Whether you’re a rose or a rover, you can embrace your wild Irish side with a glass (or a few) from Glendalough Distillery. The small-batch spirit-makers from across the Atlantic have taken on the beverage tradition of the region with characteristic Emerald Isle independence. The five founding friends settled into coastside County Wicklow to reinvigorate the craft of Irish liquor steeped in the lore of the land.
The city of Glendalough offers a rich history, both spiritual and spirited. Glendalough gets its name from its two glacially-formed lakes and gets its fame from the medieval monastic settlement of St. Kevin. The high-born Irish ascetic lived as a hermit for seven years in the desolate valley of two lakes, connecting with the Celtic land and wildlife. In fact, according to legend, a blackbird once mistook his hand (open in prayer) for a nest. St. Kevin kept his arm outstretched and still until the eggs had hatched and the blackbirds departed. An image of the saint – with bird in tow – graces the front of each Glendalough Distillery bottle, calling to mind the dedicated monk and the origins of Irish distilling.
The roots of liquor-making started in monastic settlements like St. Kevin’s with pre-cursors to modern-day whiskey. Glendalough Distillery takes up the cross, so to speak, and continues the course of craft distilling from the bottoms up. They debuted with whiskey’s great-grandfather, poitin, and have since expanded the portfolio to include gin, and single-malt and double-barrel whiskies. The brown liquors are “born of a wild Irish streak,” and are crafted to go against the grain with one-of-a-kind flavor says co-founder and US brand manager Dónal O’Gallachóir. The 7 year single malt whiskey pays homage to St. Kevin’s seven years in the wilderness (and the seven churches of Glendalough) with cinnamon and citrus on the palate while the 13 year comes across with creamy vanilla in the forefront. The double-barrel does time in American oak bourbon barrels (for deep caramel notes) before it’s finished in Spanish sherry casks (for light, fruit tastes) and the final sipper brings fresh life to the Irish whiskey category.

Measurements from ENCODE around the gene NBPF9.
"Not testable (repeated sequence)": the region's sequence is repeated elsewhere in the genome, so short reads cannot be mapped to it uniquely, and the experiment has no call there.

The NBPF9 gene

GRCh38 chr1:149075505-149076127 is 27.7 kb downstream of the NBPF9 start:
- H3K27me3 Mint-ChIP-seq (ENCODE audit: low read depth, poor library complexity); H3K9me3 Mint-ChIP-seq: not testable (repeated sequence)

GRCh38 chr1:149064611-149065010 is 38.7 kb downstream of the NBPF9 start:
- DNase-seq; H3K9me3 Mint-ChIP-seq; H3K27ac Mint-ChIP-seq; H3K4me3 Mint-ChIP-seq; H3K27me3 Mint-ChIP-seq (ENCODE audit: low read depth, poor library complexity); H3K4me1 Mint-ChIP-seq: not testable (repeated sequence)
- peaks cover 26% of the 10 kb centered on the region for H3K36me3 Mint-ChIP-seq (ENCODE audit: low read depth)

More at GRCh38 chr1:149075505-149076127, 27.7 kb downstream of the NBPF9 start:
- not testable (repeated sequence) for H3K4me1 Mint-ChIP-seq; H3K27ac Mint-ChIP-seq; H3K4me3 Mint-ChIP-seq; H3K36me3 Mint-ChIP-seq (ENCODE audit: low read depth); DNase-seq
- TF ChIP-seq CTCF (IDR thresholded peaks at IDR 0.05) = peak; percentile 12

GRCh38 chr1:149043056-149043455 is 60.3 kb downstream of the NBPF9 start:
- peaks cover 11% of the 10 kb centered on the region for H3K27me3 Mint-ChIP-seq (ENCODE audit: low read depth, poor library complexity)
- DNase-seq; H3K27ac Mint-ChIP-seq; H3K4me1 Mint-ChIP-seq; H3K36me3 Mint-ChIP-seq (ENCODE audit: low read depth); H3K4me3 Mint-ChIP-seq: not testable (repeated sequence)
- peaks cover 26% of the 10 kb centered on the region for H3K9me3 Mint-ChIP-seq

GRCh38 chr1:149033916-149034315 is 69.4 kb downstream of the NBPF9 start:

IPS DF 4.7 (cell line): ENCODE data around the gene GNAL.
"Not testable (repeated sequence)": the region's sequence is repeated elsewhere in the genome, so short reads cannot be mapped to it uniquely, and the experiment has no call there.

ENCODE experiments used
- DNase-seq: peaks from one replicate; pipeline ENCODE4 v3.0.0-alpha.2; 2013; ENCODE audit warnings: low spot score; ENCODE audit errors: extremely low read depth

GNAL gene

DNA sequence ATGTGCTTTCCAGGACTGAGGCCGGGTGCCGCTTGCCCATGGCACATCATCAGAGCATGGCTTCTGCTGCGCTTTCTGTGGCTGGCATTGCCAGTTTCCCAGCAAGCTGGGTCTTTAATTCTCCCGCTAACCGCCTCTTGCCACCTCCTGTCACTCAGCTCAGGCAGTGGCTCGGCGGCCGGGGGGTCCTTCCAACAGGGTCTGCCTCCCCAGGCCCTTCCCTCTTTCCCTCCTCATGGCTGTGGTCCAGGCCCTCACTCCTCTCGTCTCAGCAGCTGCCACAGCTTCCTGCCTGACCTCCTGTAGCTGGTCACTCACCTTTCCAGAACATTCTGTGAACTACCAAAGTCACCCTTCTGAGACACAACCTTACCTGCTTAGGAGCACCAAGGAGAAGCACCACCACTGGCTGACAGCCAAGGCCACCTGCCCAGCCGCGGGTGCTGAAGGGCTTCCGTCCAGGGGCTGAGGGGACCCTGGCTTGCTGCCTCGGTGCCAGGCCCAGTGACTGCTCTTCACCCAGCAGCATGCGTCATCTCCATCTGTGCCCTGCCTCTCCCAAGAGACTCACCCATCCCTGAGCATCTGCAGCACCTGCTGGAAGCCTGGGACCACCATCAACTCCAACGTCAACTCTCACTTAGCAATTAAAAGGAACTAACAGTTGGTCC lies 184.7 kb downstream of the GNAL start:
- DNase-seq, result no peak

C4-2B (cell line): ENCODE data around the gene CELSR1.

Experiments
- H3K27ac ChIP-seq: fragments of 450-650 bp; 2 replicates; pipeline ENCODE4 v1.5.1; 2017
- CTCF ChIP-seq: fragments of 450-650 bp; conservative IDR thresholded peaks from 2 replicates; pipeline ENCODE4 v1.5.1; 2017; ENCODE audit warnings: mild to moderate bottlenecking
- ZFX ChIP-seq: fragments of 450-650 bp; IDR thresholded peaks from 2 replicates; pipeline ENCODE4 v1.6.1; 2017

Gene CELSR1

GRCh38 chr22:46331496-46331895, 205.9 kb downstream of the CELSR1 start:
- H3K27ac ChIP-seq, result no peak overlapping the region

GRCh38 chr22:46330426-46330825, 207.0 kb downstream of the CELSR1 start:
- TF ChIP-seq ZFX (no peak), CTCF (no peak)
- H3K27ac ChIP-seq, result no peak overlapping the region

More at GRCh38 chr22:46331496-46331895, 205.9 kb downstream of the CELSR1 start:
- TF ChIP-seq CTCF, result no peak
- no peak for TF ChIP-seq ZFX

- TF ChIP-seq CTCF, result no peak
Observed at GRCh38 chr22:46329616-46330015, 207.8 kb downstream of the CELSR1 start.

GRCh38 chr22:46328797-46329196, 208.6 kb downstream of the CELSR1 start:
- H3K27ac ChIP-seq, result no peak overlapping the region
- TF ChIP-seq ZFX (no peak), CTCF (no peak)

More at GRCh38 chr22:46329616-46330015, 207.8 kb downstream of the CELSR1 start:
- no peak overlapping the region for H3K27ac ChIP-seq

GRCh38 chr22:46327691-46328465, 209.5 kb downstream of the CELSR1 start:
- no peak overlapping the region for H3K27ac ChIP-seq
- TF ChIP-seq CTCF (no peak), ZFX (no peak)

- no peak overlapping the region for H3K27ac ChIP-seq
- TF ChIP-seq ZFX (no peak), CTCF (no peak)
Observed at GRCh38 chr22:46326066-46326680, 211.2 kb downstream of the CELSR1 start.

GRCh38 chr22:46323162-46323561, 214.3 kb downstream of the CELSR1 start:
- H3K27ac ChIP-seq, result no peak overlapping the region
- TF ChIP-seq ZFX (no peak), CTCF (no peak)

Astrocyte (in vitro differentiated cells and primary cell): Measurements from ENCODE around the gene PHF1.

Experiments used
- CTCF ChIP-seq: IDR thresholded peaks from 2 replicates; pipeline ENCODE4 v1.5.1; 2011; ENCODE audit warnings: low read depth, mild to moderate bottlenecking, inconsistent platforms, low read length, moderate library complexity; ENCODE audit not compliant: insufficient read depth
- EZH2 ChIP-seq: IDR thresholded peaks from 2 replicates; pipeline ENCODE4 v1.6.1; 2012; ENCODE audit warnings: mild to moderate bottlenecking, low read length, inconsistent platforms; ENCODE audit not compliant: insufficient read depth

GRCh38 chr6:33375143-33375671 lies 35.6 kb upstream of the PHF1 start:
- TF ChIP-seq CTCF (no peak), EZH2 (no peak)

You don’t have to head to the wilds for a taste of Glendalough Distillery. The line of lakeside liquors has a home at local watering holes like backbar, Park, Saloon and more. Or, you can bring home a bottle and mix up something spirited, like the In the Navy (below), courtesy of Aaron Hayden of Peruke & Periwig in Dublin. Sláinte.
In the Navy, by Aaron Hayden
40ml Glendalough Double Barrel
30ml Grapefruit Juice
20ml Lemon juice
2 drops peychaud bitters
Shake and strain into a rocks glass, garnish with grapefruit and mint sprig. Drink.